James Reece Steele
In the early years of PSC’s El Paso office, James Reece Steele would enter the elevator of the historic Mills building designed by Henry C. Trost. The elevator attendant would call him “Mr. Steele” as everyone did, closing the steel doors and taking him to his floor overlooking live alligators in a protected pond in San Jacinto Park. This is just one of the memories shared by his daughter Denise Daniel of El Paso.
James “Jim” Steele was fascinated by traveling and the engineering profession. His daughter Denise said that he combined his love of seeing how things worked with the great marvels in other states.
“Our vacations could be spent camping in a little trailer traveling from Yellowstone to the Grand Tetons and a stop at Hoover Dam” to marvel at how it was built. When the Panama Canal first opened, he went to see how it was made. Often, he would take the family to a Texas Society of Professional Engineers (TSPE) convention.
Jim was born in Merkel, Texas, on January 5, 1925. After graduating high school, he took his first job sweeping floors at Texas Tech University in Lubbock. He served as a first lieutenant in the U.S. Army’s 78th Division during World War II. After serving with the U.S. Field Artillery, in 1946, Jim enrolled in college and received a bachelor of science degree in civil engineering in 1950.
He was a junior engineer for the Texas Highway Department and then joined the staff of PSC in 1950. He became party chief and oversaw the survey crew with PSC. From 1950 to 1954 he was field, office and resident engineer, moving up to chief project engineer and associate, responsible for the coordination of all work for both the office and in the field. Jim transferred from Lubbock to El Paso with Gordon Parkhill in 1958 to provide better service to far West Texas and to offer other career opportunities. After PSC was incorporated in the fall of 1963, he was among the original officers and shareholders. In 1971, he was elected as a Vice President.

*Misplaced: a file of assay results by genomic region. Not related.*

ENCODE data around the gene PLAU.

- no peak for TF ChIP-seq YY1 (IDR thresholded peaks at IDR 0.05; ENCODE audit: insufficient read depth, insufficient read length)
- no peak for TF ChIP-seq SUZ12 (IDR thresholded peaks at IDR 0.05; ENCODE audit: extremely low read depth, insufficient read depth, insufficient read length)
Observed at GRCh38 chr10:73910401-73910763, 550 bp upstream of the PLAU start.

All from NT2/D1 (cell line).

Jim was said to be very friendly, talkative and considerate. He was meticulous and had high standards, but his compassion and humility were always evident in his work and achievements. In 1978, Jim was named American Society of Civil Engineers’ Texas “Engineer of the Year,” the highest honor given to an individual TSPE member. He was a consulting civil Engineer with Parkhill, Smith & Cooper for 35 years in Lubbock and El Paso.
“He didn’t cut corners – you give 100 percent,” Denise said. “All of us kids have that same work ethic.”
He encouraged his family to tour plants with him, and the children enjoyed catching horned toads and hearing him explain about big paddles in the water plants that were making the water drinkable. His favorite projects included water treatment plants in Midland, and several of the older buildings and golf course at Fort Bliss in El Paso.